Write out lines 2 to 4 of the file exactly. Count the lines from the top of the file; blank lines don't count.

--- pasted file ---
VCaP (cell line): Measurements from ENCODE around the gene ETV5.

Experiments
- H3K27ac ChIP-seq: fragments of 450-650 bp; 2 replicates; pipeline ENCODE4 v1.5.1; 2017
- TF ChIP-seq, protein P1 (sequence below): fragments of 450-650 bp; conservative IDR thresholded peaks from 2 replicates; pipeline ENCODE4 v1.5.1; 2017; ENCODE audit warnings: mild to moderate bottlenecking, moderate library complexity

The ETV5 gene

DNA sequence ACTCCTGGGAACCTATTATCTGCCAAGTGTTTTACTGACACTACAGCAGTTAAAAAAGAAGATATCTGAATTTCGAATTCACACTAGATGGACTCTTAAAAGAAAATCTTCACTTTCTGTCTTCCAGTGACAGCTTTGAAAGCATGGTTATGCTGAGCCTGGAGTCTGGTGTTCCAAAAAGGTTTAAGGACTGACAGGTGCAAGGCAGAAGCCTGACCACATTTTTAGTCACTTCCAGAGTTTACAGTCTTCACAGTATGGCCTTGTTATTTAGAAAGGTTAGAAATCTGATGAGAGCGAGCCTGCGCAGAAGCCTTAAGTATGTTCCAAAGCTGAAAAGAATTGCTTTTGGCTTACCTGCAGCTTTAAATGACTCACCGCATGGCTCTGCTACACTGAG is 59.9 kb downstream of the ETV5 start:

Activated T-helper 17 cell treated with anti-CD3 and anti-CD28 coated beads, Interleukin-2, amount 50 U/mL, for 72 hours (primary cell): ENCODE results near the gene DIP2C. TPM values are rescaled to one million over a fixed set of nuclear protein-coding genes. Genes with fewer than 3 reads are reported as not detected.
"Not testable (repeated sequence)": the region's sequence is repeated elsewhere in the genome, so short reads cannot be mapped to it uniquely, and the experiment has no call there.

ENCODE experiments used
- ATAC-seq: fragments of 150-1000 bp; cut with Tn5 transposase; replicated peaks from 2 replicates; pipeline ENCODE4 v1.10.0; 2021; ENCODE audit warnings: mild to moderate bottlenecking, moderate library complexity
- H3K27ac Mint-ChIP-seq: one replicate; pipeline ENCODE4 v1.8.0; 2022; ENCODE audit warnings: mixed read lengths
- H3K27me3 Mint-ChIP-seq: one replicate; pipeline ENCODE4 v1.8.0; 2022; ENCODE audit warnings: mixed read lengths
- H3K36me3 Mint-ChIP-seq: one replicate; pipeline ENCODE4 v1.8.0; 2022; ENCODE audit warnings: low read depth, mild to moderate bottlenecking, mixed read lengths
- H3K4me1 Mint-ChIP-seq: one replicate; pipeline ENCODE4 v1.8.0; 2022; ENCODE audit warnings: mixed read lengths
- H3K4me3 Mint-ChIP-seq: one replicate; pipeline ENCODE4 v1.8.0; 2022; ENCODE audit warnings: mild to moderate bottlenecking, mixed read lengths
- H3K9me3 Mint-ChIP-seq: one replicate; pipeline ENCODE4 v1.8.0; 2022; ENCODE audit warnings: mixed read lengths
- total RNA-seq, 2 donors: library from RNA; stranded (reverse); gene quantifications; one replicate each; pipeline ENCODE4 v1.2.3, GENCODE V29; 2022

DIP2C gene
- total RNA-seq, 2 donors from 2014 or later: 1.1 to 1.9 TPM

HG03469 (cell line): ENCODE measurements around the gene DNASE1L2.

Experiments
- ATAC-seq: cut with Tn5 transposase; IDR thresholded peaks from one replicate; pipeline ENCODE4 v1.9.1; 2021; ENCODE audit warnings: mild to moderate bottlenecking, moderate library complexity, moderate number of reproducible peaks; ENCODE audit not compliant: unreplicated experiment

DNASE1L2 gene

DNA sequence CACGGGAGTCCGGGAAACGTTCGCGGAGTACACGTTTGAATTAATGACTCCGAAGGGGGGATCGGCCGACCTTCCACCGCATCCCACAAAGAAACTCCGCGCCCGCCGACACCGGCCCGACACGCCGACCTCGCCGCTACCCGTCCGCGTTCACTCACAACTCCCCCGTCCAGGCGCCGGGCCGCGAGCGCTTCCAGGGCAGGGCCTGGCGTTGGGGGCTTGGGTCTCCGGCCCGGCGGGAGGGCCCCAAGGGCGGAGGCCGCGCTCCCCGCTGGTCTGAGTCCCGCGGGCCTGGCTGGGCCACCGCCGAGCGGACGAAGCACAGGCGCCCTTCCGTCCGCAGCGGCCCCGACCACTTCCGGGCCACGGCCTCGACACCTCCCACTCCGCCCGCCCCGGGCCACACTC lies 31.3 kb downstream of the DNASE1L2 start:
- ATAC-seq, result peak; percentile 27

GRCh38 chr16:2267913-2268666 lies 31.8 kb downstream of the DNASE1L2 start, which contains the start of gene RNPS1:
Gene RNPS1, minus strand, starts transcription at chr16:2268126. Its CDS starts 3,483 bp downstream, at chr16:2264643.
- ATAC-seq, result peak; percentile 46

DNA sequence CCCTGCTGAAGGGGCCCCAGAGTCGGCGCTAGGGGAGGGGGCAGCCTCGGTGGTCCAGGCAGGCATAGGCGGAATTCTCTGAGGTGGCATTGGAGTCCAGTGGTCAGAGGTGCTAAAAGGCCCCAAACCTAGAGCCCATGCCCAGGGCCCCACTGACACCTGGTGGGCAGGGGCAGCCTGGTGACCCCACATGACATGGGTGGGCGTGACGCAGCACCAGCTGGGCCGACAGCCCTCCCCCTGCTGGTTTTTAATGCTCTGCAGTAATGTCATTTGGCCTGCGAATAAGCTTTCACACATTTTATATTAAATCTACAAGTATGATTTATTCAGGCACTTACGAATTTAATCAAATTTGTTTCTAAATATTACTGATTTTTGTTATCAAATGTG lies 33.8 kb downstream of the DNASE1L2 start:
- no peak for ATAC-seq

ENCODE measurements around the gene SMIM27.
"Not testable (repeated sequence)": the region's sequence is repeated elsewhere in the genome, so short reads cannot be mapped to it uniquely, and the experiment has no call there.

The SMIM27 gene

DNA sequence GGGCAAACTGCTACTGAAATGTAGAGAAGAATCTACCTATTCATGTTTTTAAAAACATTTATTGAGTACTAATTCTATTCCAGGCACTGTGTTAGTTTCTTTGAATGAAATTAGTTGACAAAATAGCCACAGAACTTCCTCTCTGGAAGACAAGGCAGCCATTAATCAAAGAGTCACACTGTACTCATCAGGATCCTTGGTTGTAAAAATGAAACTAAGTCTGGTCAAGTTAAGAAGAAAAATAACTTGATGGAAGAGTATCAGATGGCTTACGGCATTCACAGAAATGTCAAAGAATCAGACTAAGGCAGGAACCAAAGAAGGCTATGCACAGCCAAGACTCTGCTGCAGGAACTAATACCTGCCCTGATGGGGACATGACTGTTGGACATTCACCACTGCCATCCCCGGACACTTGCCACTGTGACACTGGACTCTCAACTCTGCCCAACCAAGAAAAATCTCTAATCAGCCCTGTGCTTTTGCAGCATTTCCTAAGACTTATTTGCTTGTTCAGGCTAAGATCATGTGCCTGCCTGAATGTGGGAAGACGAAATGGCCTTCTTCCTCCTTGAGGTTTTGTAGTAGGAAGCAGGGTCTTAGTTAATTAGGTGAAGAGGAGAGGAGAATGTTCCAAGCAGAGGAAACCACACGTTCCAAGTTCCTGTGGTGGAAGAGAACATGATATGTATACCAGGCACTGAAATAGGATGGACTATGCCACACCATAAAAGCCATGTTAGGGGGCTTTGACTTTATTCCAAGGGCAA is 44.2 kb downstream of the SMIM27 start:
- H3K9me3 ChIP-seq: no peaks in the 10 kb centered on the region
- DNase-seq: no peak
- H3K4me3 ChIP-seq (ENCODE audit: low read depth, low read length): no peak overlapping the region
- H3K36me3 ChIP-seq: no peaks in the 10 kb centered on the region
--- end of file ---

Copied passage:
Experiments
- H3K27ac ChIP-seq: fragments of 450-650 bp; 2 replicates; pipeline ENCODE4 v1.5.1; 2017
- TF ChIP-seq, protein P1 (sequence below): fragments of 450-650 bp; conservative IDR thresholded peaks from 2 replicates; pipeline ENCODE4 v1.5.1; 2017; ENCODE audit warnings: mild to moderate bottlenecking, moderate library complexity